Interview – Kindo

If you wanted to pick a company that reflects the multi-cultural nature and buzz of the Web 2.0 scene here in London, then Kindo might just be your first choice.
Kindo’s site …

21st February 2008 at 6:24 am

If you wanted to pick a company that reflects the multi-cultural nature and buzz of the Web 2.0 scene here in London, then Kindo might just be your first choice.

Kindo’s site allows you to build an online family tree and keep in touch with your own flesh and blood near or far, much like its US competitor  A Facebook for families.

Founded early in 2007 the business has attracted talent from all over Europe and beyond including Italy, France, Spain, Latvia, Germany, Sweden and South Africa.  Appropriate perhaps for a site that has international ambitions and is already translated into 12 languages.


This cross-border reach gives Kindo the kind of scalability that must have attracted original seed investors, Saul and Robin Klein (The Accelerator Group) and Stefan Glänzer former investor and chairman of  And earlier this month further, undisclosed seed funding was secured from Estonian-based Ambient Sound Investments (ASI), founding engineers in Skype.

nilshammar The Skype connection is an interesting one and finds its genealogical roots with Kindo co-founder Nils Hammar who I interviewed a few weeks ago.

Nils was one of the first 10-20 Skype employees and clearly learned a lot along the way from marketing, to business development to project management.  He admits he was never a geek and subsequently it’s been the entrepreneurial possibility that’s been the big attraction.

Skype was my way in, but since then it’s the opportunities in the technology space that have excited me most.  Small set up costs and global reach are very inspiring for an entrepreneur.

Indeed, big markets are exciting.  But how to make money from them – the perennial question for many an internet business.

Some have argued that Kindo may simply be too new and too far behind the other social networks to reach a scale that will make it viable.  Indeed Nils suggests that while the multi-language element of Kindo helps create reach, it’s also like ‘dragging a big heavy anchor behind you in terms of development speed’.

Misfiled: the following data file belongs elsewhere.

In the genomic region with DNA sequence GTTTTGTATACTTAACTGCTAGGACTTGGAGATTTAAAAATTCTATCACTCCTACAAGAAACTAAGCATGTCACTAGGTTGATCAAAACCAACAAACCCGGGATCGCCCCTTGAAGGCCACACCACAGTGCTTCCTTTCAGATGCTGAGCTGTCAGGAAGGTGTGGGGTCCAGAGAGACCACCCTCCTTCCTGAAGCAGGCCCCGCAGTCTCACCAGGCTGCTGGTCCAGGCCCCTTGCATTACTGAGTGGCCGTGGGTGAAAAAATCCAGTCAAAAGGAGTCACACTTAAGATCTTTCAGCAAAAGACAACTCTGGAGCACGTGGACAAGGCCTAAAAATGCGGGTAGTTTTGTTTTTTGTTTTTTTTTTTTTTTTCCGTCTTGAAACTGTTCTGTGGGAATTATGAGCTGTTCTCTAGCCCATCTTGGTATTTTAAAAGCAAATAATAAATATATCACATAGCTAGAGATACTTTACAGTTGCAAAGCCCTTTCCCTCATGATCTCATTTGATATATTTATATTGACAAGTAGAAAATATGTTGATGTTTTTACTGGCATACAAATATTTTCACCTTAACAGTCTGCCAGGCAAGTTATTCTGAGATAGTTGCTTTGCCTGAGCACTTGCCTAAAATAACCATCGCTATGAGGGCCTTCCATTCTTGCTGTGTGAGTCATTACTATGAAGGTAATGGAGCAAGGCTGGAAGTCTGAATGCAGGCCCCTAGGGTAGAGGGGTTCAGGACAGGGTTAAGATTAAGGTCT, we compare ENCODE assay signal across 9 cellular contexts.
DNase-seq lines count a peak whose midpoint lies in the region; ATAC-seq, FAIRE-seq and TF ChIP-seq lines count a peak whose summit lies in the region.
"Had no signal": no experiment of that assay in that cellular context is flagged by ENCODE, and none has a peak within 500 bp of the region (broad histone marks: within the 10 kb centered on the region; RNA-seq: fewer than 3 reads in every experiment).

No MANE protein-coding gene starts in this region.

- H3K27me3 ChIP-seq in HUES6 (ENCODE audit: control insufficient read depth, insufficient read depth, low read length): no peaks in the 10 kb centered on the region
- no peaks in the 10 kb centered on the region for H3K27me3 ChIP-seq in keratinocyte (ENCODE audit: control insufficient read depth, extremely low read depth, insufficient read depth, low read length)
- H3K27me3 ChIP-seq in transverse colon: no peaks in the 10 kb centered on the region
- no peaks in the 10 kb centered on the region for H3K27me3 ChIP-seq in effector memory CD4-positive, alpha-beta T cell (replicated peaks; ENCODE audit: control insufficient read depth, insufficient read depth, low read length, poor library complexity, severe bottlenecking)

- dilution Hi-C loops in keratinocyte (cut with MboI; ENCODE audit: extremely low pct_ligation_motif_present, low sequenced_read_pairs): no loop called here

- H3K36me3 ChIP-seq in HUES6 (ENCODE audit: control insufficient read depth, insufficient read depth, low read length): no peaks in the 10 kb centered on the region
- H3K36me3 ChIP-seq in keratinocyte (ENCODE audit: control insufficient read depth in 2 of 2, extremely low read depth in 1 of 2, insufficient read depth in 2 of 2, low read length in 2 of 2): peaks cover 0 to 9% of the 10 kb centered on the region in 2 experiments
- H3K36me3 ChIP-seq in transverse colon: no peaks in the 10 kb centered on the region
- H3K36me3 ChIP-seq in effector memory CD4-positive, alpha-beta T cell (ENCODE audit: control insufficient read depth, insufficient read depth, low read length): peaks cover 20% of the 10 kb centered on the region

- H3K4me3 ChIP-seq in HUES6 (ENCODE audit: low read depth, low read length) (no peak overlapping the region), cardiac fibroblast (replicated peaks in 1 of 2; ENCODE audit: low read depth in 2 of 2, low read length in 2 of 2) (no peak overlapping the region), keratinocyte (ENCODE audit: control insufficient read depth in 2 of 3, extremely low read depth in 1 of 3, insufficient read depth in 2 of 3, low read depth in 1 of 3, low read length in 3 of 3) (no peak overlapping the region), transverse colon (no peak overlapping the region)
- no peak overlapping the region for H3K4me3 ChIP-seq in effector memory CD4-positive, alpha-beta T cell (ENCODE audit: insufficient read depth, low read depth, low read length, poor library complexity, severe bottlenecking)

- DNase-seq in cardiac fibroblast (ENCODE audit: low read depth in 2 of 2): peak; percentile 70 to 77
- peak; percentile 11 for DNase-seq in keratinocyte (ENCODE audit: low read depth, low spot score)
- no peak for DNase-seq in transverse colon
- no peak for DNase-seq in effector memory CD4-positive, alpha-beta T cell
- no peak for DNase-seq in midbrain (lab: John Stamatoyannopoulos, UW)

Nevertheless, he’s convinced that:

If you have a good, specified and interesting audience, with a strong user-base there will be many opportunities to monetise – to offer event-based social advertising, for example.

To that extent Kindo’s more tightly focused user-base may prove an advantage over the thronging multitudes of the massive social networks.  A way to offer people advice, opportunities or products when their mind is in a very specific place – family focused.  There may even be some value in aggregated behavioural data associated with family interactions online.

The site could also have another advantage: built in protection from the faddish movement of the social network herds.  Building your family tree and creating a repository of memories for your kith and kin, may create some cross-generational glue to keep people coming back.

Kindo clearly has the talent and the backing.  It’s an interesting idea that keys into the growing popularity of ancestry and increasing numbers of older internet users.

Its business success, however, may rest on how widely it’s adopted by the women in families.  Kindo must hope and prey these matriarchs adopt its service, not only because they so often galvanise families, but also because they frequently control the purse strings.


Alex is the founder and editor of SmallBizPod, the UK's first podcast dedicated to small business, start-ups and entrepreneurship. Alex writes about topical small business issues, entrepreneurs and anything else that catches his eye here on the small business blog.

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  1. […] Hammar one of the founders of recently sold Kindo, described developing a multi-language site as like “dragging a big heavy anchor behind […]

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